No one likes reading the manual. Whether it be electronics, toys or furniture, the huge accompanying instruction booklets are usually largely left untouched. And even when instructions are followed, as with certain flatpack furniture products, things often still go awry.
What you need is some hands-on training, a knowledgeable person to talk you through all aspects of the thing you have brought so you can maximise its potential. With small consumer electronics, like a new digital radio, such service would not be practical because of the price you are paying for the goods. However, with print, where vast sums can change hands for a new machine or product, surely these tutorials come as standard?
Well no, actually. At least not usually.
When you start talking to printers about training provided by manufacturers and software vendors, you begin to form a picture of an incredibly fragmented landscape: the amount of training offered ‘free’ with a purchase does not just differ between manufacturers, it can differ for different products offered by the same manufacturer. And the type of training offered can range from a leaflet with the basics to an intensive 10-day course somewhere in Europe. As for paying for extra training, well that’s where you might get some agreement across the board: extra training is big business.
“Training varies vastly,” says Ali Ridha Jaffar, sales director at Print Express (part of the Syncoms Group). “In addition, both manufacturers and software providers see training as a significant portion of their revenue generation strategy and as a result the charges can be exorbitant.”
So are printers getting a raw deal? The manufacturers argue not.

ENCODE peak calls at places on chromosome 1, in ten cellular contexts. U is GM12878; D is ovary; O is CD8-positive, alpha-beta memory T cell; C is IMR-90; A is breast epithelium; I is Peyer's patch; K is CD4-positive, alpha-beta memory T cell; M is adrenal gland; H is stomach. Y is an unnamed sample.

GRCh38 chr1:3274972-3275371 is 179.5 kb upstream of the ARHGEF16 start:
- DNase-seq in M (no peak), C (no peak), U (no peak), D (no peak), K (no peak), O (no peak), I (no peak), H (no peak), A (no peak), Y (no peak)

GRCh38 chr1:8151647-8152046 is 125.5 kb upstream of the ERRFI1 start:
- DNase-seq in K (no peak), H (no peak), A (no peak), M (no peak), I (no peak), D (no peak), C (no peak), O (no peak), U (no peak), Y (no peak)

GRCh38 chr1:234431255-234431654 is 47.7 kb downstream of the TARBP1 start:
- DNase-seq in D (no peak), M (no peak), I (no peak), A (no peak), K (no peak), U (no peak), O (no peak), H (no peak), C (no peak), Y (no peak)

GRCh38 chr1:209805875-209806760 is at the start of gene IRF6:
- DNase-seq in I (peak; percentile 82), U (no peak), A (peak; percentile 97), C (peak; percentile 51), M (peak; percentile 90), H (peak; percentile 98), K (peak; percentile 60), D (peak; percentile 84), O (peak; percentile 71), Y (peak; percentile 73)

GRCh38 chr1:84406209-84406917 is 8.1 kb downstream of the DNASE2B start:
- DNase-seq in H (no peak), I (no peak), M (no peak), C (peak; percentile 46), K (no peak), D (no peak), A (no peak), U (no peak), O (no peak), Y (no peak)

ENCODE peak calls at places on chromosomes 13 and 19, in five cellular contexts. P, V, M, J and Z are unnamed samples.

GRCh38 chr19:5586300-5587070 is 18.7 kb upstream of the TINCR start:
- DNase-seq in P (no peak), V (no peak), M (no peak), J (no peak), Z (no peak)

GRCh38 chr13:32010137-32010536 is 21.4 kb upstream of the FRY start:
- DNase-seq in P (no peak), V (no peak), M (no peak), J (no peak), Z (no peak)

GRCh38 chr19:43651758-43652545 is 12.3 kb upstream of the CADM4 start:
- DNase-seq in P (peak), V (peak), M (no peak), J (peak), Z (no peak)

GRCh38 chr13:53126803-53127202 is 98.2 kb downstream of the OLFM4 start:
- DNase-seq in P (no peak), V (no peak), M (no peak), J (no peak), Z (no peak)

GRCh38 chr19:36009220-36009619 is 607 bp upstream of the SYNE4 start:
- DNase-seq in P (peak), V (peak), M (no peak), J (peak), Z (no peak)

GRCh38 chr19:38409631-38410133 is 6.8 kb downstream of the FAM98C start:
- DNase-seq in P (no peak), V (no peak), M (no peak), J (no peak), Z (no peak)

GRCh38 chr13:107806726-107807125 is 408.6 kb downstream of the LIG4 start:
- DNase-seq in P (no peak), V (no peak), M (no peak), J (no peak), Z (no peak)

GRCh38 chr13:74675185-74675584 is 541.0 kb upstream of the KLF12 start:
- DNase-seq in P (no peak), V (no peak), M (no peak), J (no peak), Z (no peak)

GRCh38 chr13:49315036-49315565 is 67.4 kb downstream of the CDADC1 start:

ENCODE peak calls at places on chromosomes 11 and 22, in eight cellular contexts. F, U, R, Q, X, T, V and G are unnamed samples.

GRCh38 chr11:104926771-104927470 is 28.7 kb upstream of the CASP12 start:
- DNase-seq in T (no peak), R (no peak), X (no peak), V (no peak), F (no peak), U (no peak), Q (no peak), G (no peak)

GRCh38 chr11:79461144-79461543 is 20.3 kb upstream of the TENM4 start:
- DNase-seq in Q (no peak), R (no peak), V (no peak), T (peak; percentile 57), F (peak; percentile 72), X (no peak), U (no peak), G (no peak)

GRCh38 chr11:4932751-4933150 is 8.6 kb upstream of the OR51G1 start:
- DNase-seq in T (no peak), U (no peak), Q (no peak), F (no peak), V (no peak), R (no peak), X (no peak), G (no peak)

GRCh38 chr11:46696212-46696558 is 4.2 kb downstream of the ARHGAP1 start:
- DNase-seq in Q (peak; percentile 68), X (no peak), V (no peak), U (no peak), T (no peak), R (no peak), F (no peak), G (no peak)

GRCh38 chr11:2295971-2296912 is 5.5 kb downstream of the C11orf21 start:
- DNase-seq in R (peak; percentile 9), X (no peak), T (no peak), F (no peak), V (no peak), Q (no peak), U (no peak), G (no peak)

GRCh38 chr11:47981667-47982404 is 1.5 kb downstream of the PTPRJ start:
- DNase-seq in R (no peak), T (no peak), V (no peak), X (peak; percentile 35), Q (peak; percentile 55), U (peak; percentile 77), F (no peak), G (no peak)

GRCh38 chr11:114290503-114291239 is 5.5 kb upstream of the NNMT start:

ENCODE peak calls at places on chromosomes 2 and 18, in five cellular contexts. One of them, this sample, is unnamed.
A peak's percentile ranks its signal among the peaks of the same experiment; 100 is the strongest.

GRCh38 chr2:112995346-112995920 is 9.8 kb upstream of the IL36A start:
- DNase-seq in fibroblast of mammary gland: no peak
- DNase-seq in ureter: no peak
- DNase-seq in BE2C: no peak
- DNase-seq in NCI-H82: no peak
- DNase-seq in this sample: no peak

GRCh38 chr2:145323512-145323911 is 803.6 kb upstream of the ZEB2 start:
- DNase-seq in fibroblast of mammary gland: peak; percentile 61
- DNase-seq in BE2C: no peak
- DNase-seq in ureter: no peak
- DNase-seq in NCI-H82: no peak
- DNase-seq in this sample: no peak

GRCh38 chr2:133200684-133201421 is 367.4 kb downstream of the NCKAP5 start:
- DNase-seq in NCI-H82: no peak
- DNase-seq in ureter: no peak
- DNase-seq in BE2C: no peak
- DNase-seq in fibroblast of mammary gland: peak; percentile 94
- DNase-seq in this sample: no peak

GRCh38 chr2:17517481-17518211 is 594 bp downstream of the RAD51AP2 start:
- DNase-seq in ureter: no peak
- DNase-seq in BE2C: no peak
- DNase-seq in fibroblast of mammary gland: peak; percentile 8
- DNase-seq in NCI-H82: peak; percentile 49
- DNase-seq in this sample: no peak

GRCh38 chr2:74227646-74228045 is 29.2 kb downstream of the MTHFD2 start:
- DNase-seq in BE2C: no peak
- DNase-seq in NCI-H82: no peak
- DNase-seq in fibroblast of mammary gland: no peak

Fujifilm says that training is necessarily fragmented and that, actually, most printers will get a level of “free” training that befits the level of investment made in the product.
Horses for courses
“Training is highly variable and depends not just on the level of investment a customer has made, but also on the nature of the products they have bought,” says Martin Prior, customer support and operations manager for Fujifilm Graphic Systems UK.
“The training requirements for a software workflow solution are very different to the requirements for a new hardware platform, for example. Every customer, and every purchase, is different – but as a general rule it would be fair to say that the level of investment a customer has made is roughly commensurate with the amount of training offered as part of that deal.”
Xerox, meanwhile, is very open about the fact that if customers want comprehensive training on the machine, then that is an extra service.
“Training is typically offered at an additional cost to the machine,” says Alan Clarke, Graphic Communications product marketing manager at Xerox UK. “Some customers choose not the take the training, in which case they are shown the basic features of the device at install by the engineer or analyst.”
While it may seem odd for a printer to pay hundreds of thousands, if not millions, of pounds on a machine to then get no training for free, there are several factors that explain why there perhaps should not be expectations that training should be free.
For example, the training required for these machines is not cheap – it can entail extensive one-to-one support.
“A Xerox iGen5 Press may take up to 10 days for comprehensive operator training,” says Clarke.
That needs to be paid for in some way; manufacturers’ margins are not large enough to soak up all that cost.
So, what should happen? Should it be added it to the cost of the machine? Well, you could, but you are buying a third Xerox iGen5, say, you’re probably not going to need any training so you would be paying for something you don’t need. And you still have the option of just using the instruction manual – some may wish to do that rather than pay for training.